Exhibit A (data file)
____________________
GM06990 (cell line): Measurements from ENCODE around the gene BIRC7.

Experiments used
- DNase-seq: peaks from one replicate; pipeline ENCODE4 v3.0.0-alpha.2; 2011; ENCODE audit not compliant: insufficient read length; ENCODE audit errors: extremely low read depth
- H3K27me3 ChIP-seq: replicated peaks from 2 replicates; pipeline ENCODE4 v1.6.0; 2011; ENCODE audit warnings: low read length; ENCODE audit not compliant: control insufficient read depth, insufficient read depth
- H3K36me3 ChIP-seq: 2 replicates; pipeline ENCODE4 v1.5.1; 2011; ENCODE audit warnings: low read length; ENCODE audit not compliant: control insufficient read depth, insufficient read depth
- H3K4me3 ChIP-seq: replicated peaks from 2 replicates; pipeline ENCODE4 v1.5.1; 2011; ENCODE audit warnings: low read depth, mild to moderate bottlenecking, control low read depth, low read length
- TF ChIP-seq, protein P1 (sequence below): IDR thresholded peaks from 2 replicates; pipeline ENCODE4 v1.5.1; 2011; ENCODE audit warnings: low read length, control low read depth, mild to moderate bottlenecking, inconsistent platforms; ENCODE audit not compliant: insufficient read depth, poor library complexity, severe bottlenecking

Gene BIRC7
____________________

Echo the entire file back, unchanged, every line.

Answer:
GM06990 (cell line): Measurements from ENCODE around the gene BIRC7.

Experiments used
- DNase-seq: peaks from one replicate; pipeline ENCODE4 v3.0.0-alpha.2; 2011; ENCODE audit not compliant: insufficient read length; ENCODE audit errors: extremely low read depth
- H3K27me3 ChIP-seq: replicated peaks from 2 replicates; pipeline ENCODE4 v1.6.0; 2011; ENCODE audit warnings: low read length; ENCODE audit not compliant: control insufficient read depth, insufficient read depth
- H3K36me3 ChIP-seq: 2 replicates; pipeline ENCODE4 v1.5.1; 2011; ENCODE audit warnings: low read length; ENCODE audit not compliant: control insufficient read depth, insufficient read depth
- H3K4me3 ChIP-seq: replicated peaks from 2 replicates; pipeline ENCODE4 v1.5.1; 2011; ENCODE audit warnings: low read depth, mild to moderate bottlenecking, control low read depth, low read length
- TF ChIP-seq, protein P1 (sequence below): IDR thresholded peaks from 2 replicates; pipeline ENCODE4 v1.5.1; 2011; ENCODE audit warnings: low read length, control low read depth, mild to moderate bottlenecking, inconsistent platforms; ENCODE audit not compliant: insufficient read depth, poor library complexity, severe bottlenecking

Gene BIRC7